Legend says that they are footprints of the gods, others believe that they are UFO landing sights, and scientists have their own theories, but the truth is that no one really knows how the fairy circles dotting the Namib coastal desert came to be.

Fairy circles are uniformly distributed round gaps in arid grassland across the Namib which look like polka dots on fabric when see from the air. Until 2014, they were known to only occur along the Namib Desert in southern Africa, but then almost identical formations were discovered near the mining town of Newman in Western Australia. Still, the fairy circles of Namibia remain the most famous and fascinating to the scientists who have studied them since the 1970’s. Theories about their formation and purpose abounds, but so far no one has been able to prove beyond a shadow of a doubt that theirs is the true answer to this decades-old enigma.

“It’s a circular area that is bare, there’s nothing on it, and there’s this ring of grass around it,” Eugene Marais, Research manager at the Gobabeb-Namib Research Institute, describes the average fairy circle. “When you look at it from the air or from high points it almost looks like measles spots.”

Scientists have been trying to explain the reason why this barren circles exist for decades, and even though science has come so far since the 70’s, we’re still having problems understanding this mysterious natural phenomenon. As Prof. Marais says, “we are sitting with something that should be so easy to explain, and yet finding an acceptable explanation where you can show what is causing it is proving surprisingly difficult”.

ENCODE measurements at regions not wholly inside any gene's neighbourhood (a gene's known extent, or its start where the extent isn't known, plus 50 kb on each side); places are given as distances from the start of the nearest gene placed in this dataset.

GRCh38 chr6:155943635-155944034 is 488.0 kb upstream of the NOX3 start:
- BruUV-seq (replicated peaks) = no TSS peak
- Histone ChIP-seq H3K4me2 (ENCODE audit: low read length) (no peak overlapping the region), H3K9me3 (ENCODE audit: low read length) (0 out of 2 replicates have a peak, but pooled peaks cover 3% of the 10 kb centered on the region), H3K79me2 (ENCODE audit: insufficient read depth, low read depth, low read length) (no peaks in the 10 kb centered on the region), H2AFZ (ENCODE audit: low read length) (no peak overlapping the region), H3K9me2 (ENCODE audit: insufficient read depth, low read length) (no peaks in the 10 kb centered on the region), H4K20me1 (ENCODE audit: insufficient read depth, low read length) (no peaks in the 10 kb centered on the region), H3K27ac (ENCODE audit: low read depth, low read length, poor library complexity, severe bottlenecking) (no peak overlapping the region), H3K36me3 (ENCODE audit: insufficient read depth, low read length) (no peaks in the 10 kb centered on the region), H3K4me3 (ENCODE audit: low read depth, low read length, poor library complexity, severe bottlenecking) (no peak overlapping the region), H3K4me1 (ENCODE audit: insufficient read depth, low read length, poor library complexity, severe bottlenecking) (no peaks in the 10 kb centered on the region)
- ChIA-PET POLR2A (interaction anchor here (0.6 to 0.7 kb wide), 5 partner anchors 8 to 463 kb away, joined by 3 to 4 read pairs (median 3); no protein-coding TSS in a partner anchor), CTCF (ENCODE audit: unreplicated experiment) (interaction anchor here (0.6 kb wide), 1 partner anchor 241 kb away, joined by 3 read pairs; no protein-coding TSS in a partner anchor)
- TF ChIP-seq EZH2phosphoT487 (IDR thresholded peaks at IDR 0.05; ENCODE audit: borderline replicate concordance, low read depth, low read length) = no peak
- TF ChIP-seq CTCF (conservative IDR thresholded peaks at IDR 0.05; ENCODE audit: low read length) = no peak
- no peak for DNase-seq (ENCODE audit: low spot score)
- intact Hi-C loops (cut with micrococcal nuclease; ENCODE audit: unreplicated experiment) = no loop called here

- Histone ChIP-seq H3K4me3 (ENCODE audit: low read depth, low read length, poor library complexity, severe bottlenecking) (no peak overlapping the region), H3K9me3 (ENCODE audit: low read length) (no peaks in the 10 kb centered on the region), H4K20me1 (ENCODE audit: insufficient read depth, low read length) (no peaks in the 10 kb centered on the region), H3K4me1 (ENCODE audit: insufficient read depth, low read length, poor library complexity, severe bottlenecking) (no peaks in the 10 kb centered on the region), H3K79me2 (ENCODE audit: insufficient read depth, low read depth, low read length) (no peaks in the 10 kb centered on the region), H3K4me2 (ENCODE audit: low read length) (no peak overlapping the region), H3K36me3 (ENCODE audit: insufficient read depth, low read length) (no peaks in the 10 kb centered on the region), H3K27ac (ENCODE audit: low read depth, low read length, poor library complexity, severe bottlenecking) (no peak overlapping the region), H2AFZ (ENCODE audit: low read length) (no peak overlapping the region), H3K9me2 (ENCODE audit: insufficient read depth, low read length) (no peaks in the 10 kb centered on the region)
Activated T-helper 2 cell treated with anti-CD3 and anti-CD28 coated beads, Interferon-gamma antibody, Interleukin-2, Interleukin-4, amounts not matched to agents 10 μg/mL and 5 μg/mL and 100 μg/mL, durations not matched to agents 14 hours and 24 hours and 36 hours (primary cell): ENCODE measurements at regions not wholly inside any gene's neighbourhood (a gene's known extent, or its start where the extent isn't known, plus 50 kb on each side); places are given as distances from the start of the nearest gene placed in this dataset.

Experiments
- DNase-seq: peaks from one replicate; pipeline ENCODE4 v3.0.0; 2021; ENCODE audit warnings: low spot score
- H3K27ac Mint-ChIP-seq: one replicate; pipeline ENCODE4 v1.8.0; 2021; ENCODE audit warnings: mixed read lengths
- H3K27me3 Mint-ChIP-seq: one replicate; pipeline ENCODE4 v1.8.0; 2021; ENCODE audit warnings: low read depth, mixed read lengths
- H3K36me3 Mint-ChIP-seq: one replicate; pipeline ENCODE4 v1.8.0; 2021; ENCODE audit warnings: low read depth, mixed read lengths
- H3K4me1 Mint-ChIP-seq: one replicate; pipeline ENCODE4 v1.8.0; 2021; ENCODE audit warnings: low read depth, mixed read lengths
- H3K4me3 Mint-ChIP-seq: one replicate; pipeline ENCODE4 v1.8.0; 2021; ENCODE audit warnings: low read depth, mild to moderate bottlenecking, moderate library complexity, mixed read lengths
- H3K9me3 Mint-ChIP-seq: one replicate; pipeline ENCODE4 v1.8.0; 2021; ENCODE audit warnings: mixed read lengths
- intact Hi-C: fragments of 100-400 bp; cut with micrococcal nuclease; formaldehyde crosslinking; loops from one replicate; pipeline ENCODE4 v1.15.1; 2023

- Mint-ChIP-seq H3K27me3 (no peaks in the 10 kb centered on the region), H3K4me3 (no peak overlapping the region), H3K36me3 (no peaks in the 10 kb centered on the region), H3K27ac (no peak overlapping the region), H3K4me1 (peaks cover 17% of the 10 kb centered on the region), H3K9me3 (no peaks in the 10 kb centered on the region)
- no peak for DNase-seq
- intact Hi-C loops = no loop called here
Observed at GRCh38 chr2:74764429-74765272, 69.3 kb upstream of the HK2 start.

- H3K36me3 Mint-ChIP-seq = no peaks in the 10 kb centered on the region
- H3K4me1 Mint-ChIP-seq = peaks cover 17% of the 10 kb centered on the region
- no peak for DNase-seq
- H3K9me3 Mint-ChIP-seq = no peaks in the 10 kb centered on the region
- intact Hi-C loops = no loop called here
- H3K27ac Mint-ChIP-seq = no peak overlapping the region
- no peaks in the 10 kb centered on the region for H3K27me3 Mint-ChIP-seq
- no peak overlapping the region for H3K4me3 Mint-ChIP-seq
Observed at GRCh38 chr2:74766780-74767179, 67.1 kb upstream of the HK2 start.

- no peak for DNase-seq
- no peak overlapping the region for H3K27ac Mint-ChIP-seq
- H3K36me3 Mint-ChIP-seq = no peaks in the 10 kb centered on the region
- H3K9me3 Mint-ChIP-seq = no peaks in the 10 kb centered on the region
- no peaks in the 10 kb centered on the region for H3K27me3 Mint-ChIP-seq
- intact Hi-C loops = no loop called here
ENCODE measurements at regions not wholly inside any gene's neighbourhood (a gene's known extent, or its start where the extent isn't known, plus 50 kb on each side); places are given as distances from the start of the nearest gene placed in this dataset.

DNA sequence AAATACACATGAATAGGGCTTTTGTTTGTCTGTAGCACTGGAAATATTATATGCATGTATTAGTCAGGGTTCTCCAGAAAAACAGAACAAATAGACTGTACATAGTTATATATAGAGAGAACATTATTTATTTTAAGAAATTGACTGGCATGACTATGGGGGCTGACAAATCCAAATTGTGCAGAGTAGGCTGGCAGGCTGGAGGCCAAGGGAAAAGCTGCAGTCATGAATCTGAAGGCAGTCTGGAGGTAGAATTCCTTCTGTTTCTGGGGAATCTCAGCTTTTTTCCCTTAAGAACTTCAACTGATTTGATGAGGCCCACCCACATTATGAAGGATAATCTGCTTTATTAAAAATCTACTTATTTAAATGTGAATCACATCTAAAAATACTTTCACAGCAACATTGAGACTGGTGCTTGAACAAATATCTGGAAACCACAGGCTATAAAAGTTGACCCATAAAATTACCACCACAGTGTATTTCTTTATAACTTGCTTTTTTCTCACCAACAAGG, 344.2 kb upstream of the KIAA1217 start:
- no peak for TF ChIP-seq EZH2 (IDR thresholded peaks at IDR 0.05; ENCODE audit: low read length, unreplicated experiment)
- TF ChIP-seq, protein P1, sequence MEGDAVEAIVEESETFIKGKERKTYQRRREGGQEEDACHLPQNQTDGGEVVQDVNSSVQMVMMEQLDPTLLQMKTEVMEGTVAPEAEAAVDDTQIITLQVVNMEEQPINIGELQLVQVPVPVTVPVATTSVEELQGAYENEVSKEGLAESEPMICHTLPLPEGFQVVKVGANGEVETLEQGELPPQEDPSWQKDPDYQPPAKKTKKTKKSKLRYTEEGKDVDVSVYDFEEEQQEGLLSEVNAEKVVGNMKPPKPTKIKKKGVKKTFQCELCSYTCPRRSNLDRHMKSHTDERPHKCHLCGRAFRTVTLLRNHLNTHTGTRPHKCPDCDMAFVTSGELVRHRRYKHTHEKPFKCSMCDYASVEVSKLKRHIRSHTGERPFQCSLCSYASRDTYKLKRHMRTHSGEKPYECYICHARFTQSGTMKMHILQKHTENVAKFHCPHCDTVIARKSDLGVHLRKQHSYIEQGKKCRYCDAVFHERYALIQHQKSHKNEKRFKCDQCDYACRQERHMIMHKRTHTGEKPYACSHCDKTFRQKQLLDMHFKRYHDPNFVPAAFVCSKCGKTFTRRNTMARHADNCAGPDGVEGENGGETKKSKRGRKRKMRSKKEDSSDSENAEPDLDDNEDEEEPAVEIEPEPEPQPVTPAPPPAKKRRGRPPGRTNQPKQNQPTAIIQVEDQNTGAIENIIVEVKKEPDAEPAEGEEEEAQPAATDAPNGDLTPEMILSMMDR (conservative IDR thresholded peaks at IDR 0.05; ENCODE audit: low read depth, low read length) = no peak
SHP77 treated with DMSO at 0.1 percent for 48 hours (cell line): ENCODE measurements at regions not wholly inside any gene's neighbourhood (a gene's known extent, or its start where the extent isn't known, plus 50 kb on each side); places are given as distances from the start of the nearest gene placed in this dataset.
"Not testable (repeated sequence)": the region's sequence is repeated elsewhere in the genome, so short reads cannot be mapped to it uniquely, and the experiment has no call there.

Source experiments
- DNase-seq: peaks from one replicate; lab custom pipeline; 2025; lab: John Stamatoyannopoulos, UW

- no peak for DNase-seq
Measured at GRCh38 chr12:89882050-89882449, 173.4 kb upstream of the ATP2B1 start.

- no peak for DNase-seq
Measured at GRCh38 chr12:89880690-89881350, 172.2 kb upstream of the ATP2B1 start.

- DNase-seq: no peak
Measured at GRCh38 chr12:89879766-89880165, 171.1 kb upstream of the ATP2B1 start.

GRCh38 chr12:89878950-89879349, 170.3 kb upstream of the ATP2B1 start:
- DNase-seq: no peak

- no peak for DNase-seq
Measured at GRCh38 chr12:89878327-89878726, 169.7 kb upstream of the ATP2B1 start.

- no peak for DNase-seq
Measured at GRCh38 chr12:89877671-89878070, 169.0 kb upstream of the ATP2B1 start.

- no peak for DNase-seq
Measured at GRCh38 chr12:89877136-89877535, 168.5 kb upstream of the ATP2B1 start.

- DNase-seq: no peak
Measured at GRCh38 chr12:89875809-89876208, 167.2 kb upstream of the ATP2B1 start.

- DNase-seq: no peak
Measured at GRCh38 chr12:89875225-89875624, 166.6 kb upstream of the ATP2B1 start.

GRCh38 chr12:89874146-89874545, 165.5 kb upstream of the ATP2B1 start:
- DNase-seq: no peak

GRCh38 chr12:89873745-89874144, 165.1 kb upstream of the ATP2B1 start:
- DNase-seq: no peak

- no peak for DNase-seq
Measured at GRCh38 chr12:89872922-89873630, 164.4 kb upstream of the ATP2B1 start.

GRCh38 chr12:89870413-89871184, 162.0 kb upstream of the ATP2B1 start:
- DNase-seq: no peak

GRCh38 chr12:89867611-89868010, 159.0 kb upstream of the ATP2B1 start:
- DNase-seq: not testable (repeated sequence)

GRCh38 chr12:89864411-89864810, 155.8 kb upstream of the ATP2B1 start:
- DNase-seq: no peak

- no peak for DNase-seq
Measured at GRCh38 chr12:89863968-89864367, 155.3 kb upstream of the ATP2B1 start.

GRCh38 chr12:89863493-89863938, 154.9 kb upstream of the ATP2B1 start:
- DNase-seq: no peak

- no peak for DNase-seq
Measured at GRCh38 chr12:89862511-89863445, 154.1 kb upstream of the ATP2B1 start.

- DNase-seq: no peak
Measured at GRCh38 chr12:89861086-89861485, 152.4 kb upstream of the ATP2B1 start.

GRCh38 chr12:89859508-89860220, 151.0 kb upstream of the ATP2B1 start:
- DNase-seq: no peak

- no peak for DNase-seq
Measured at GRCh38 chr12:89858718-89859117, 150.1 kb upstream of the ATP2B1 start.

Apart from the mystical and sci-fi explanations like fairies dancing in the circles and preventing vegetation from growing, or UFOs landing in the desert at night, there are several plausible explanations of why the fairy circles exist.

Some scientists are convinced it has something to do with the termites that make the Namib their home, and research has shown that there are termite colonies under most of these barren circles bordered by vegetation. The theory goes that termite colonies invade and conquer each other, but when similarly-sized colonies meet, they can’t annihilate each-other, so they create these buffer “no termite’s land” between them.

Another plausible theory is that the fairy circles are the result of plants’ competition for the scarce water that falls in the Namib every year. Plants help their nearest neighbors by creating shade and maintaining water on the soil’s surface, but hinder the growth of other further away by growing long roots and extracting water from the soil.

There are also those who believe that the Namib’s fairy circles are somehow connected to the toxic Euphorbia bushes that grow in the Namib, as some remnants of these plants have been found in fairy circles. But the truth is that no one known for sure if any of these theories is the right one, or if the answer is actually a combination of theories.

 Research carried out on the newer fairy circles in Australia found that termites didn’t cause the barren patches, but that they were the result of abiotic processes such as mechanical weathering of the soil by heavy rain in cyclones, extreme heat and evaporation.

“The vegetation gaps caused by harvester termites are only about half the size of the fairy circles and much less ordered,” explains Dr. Stephan Getzin from the University of Göttingen. “And in most cases, we didn’t even find any hard subterranean termitaria that elsewhere in Australia prevent the growth of grasses.”

The enigma of the fairy circles is yet to be solved, and although scientists have definitely made progress since the 1970’s, we may never really know what the purpose of these formations is.